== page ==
There are more than 400 unique dog breeds recognized by kennel clubs all over the world today. Although modern man kept the company of dogs far earlier in our history, it wasn’t until the 19th century that breeding became a popular hobby. Early breeders began to track bloodlines in order to create working dogs for hunting or herding.
Today’s responsible breeders are more concerned with preserving the integrity of the individual breed, and producing loving companions for their customers. Those who decide to get a dog from a responsible breeder are likely to have an exact image of the dog they want—whether based on aesthetics, personality traits, or some other consideration.
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They may have lots of experience with a particular breed, suffer from allergies, or prefer to raise and train their dogs from a very young age. Whatever the reason, choosing a breeder to deliver one’s perfect doggy match can be a wonderful experience if the proper research is done first.
So how can you be sure that you’ve chosen the right breeder? Try asking your veterinarian, groomer, or other animal professionals in your area for a recommendation1. Many vets keep lists of recommended (and not recommended) breeders in their community in order to keep their clients informed.
Friends, family and neighbors may also be helpful. If you know of someone who has a breed you are interested in, reach out to them. Adoring pup parents love to talk about their dogs!
What Should You Look For In A Responsible Dog Breeder?
These are the green flags you want to see when searching for a responsible breeder. If you can’t check off each box, go with someone else. Reputable breeders will1,2:
- Want you to see where the puppies live and meet both parents.
- Encourage several visits for all family members to come and meet the dogs.
- Have dogs in their care that are clean, outgoing, and healthy.
- Not release puppies until they are an appropriate age and weaned (not before 8 weeks old).
- Keep the breeding dogs as you would keep yours—not constantly confined to cages, or in a dirty or overcrowded space.
- Breed only a few types of dogs and be knowledgeable about their individual traits and requirements.
- Meet the dogs’ psychological needs with plenty of toys and socialization.
- Be established with a local vet and willing to show you the records for the parents and pups.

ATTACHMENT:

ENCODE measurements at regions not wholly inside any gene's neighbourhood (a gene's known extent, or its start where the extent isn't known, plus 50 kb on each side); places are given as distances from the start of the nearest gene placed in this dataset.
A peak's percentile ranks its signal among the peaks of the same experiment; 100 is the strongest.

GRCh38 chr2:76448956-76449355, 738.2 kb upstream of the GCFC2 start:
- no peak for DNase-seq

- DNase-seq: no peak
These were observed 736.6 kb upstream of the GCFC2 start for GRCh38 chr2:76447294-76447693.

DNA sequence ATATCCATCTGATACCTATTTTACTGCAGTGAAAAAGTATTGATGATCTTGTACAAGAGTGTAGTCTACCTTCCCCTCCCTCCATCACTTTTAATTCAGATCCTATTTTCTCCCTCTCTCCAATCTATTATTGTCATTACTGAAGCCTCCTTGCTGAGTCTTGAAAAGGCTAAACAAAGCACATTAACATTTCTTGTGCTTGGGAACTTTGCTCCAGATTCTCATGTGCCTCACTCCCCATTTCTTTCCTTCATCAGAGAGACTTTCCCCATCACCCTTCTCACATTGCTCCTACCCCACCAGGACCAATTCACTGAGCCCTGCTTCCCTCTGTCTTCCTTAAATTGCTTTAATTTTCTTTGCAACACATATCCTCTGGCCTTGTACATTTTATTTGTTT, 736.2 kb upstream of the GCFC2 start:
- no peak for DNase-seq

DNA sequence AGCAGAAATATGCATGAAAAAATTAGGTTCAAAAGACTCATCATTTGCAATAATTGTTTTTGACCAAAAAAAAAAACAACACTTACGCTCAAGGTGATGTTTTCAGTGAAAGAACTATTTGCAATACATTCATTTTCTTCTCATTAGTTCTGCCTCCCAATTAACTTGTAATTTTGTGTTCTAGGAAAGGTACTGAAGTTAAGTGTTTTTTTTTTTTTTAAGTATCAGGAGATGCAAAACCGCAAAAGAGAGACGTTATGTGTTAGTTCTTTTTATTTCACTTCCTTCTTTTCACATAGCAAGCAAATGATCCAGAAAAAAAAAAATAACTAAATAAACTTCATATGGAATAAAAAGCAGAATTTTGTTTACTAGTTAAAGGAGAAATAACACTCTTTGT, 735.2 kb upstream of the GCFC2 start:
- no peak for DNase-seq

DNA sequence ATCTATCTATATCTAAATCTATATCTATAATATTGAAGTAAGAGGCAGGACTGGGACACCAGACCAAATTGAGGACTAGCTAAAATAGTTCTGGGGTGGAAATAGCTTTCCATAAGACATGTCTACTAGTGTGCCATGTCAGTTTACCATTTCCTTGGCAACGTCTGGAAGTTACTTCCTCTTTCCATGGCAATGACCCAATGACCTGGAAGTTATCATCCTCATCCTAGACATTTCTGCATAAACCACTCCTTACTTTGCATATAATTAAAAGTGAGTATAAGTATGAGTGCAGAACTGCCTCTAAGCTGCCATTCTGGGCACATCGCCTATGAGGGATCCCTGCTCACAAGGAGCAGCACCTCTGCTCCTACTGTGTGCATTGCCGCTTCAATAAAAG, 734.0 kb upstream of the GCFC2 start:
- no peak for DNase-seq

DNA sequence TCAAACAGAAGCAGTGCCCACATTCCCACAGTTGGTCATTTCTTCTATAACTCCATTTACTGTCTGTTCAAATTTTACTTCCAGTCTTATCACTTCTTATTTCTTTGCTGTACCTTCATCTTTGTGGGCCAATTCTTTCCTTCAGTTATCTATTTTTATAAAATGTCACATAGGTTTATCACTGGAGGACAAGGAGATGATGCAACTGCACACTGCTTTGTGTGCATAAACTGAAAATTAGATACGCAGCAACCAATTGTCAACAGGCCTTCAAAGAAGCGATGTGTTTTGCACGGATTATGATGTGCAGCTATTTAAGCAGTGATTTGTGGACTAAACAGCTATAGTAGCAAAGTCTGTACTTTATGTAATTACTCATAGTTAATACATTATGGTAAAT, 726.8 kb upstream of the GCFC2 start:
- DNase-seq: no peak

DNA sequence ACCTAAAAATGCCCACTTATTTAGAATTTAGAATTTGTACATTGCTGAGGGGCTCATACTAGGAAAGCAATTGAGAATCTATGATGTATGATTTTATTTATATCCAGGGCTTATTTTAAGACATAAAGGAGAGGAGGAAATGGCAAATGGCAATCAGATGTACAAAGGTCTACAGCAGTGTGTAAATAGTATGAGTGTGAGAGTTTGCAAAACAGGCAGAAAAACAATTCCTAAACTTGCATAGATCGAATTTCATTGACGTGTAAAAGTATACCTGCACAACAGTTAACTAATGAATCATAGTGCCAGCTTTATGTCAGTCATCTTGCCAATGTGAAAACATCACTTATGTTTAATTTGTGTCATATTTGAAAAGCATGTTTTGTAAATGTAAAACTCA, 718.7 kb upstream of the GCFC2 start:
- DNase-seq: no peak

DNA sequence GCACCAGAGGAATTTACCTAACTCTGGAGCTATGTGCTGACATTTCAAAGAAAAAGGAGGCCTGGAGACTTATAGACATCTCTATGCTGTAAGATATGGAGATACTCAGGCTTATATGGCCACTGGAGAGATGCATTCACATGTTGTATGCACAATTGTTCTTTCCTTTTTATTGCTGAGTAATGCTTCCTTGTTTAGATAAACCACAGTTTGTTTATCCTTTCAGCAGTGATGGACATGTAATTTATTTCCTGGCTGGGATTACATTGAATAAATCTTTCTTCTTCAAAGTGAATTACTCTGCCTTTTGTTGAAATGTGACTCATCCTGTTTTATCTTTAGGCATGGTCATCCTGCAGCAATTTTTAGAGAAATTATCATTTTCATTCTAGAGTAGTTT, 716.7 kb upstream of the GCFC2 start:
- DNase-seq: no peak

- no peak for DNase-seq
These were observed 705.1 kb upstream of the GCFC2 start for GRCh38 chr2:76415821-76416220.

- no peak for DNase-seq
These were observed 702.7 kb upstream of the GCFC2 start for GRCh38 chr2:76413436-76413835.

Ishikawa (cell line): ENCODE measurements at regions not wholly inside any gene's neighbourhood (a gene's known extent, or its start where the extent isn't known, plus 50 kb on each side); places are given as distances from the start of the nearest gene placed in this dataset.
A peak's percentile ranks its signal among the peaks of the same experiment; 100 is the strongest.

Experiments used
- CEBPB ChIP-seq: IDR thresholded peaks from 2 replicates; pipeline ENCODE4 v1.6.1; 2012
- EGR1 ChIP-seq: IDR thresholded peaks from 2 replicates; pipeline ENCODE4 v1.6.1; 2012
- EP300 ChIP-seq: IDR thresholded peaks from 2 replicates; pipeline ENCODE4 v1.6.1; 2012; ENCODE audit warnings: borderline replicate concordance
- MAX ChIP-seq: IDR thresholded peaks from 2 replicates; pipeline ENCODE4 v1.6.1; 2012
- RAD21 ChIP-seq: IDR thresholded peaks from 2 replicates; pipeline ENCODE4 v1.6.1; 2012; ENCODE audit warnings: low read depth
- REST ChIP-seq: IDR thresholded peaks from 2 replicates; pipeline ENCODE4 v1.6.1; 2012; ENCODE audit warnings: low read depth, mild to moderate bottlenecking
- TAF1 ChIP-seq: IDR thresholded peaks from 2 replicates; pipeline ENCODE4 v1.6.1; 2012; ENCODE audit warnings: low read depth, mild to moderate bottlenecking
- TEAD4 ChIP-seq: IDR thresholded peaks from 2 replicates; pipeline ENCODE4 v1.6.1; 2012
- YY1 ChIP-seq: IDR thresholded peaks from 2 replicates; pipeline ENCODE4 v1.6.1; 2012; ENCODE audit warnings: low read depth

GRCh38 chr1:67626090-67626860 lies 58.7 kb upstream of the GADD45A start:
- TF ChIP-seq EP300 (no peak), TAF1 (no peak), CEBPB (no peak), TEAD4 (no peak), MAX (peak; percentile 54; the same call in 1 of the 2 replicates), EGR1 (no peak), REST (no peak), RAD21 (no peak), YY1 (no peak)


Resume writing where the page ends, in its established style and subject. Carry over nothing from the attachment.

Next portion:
- Be willing to provide references to their vet and others who have gotten pups from them.
- Insist on meeting, interviewing, and following up with pup parents.
- Provide a written contract and health guarantee.
Find a printable Humane Society PDF with these tips and many more here. It is an excellent resource to take with you while researching breeders.
In addition to these requirements, the breeder should also have some questions and demands of you. Similar to a shelter or rescue group, responsible breeders should show interest in why you want a dog, your living situation, other pets, etc. Some may even ask that you sign a contract agreeing to spay/neuter at the appropriate age or agreeing to return the dog to them should you decide to give it up.
Signs Of An Irresponsible Breeder
Some breeders will try to trick you into to thinking they are legitimate. It is your responsibility to do your due diligence and make sure these red flags are nowhere to be found. Irresponsible breeders may:
- Want to meet you in a public location, or keep their dogs in a warehouse/large separate building that is not their home.
- Not allow you to visit the property or meet the puppies’ parents.
- Not ask you any questions, and only show interest in getting paid.
- Offer many different breeds, “rare,” or “new” breeds.
- Sell underage puppies that are not fully weaned (younger than 8 weeks old).
- Sell puppies at everyday events like flea markets and garage sales.
- Sell puppies to pet stores.
- Always seem to have puppies available.
- Refuse to provide veterinary records or will only guarantee health if the puppy visits one particular veterinarian.
The AKC’s Breeder Referral Search may be able to help you connect with a local club and find a responsible breeder in your area.
1The Humane Society of the United States. (n.d.). How to find a responsible dog breeder. The Humane Society of the United States. Retrieved March 24, 2022, from https://www.humanesociety.org/resources/how-find-responsible-dog-breeder
2VCA Animal Hospitals. (n.d.). How to choose a good dog breeder. VCA Animal Hospitals. Retrieved March 24, 2022, from https://vcahospitals.com/know-your-pet/how-to-choose-a-good-dog-breeder